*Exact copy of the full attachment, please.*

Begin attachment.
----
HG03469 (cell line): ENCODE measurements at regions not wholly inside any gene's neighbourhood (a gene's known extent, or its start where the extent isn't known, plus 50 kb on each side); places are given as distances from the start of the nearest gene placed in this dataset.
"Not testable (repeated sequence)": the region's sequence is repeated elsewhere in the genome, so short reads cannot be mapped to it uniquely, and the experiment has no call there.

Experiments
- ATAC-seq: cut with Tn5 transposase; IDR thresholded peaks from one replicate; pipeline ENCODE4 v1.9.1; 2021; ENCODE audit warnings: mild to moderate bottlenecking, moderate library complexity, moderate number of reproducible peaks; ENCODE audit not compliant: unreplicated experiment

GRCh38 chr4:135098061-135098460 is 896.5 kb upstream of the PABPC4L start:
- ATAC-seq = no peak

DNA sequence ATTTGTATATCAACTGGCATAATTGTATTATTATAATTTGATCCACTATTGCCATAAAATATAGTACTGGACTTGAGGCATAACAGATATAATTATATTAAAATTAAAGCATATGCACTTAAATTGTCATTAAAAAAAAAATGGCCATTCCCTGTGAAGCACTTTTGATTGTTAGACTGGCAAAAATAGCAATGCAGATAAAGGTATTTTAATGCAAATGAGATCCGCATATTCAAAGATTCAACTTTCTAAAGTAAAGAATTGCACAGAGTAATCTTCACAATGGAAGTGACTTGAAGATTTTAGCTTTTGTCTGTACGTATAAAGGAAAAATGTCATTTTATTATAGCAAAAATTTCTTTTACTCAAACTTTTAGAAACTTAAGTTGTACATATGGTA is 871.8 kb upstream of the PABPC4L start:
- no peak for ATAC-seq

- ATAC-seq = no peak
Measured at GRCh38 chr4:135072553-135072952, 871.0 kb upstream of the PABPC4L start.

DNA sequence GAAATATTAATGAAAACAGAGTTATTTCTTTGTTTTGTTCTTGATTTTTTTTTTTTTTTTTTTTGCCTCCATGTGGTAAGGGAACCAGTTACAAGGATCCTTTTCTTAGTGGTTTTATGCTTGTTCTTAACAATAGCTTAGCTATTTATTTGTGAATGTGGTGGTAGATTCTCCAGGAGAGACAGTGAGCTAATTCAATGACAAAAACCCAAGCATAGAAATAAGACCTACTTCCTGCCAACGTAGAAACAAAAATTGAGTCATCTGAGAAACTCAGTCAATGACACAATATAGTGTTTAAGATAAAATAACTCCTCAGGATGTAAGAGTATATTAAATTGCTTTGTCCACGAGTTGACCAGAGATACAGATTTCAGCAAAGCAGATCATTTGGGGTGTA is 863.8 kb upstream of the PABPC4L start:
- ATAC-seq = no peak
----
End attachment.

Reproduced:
HG03469 (cell line): ENCODE measurements at regions not wholly inside any gene's neighbourhood (a gene's known extent, or its start where the extent isn't known, plus 50 kb on each side); places are given as distances from the start of the nearest gene placed in this dataset.
"Not testable (repeated sequence)": the region's sequence is repeated elsewhere in the genome, so short reads cannot be mapped to it uniquely, and the experiment has no call there.

Experiments
- ATAC-seq: cut with Tn5 transposase; IDR thresholded peaks from one replicate; pipeline ENCODE4 v1.9.1; 2021; ENCODE audit warnings: mild to moderate bottlenecking, moderate library complexity, moderate number of reproducible peaks; ENCODE audit not compliant: unreplicated experiment

GRCh38 chr4:135098061-135098460 is 896.5 kb upstream of the PABPC4L start:
- ATAC-seq = no peak

DNA sequence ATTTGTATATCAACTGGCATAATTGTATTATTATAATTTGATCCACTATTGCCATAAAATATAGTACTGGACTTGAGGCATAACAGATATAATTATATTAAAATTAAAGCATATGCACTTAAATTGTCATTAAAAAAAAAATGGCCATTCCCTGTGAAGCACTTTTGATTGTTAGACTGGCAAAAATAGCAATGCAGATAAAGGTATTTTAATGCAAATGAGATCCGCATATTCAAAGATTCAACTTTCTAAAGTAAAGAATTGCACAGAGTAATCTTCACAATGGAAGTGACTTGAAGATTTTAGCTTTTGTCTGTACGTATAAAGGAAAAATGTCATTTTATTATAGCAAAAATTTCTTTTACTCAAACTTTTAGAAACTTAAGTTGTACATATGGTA is 871.8 kb upstream of the PABPC4L start:
- no peak for ATAC-seq

- ATAC-seq = no peak
Measured at GRCh38 chr4:135072553-135072952, 871.0 kb upstream of the PABPC4L start.

DNA sequence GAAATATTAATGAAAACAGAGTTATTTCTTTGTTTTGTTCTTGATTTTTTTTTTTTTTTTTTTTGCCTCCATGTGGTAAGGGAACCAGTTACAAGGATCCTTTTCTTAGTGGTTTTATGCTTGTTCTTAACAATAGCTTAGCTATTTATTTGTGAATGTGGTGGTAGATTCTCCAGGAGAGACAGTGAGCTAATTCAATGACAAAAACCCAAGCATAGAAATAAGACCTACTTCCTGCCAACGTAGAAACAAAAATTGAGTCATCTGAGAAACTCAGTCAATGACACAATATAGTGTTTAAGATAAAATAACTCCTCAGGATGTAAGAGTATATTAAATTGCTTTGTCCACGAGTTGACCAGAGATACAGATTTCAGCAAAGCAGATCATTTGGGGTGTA is 863.8 kb upstream of the PABPC4L start:
- ATAC-seq = no peak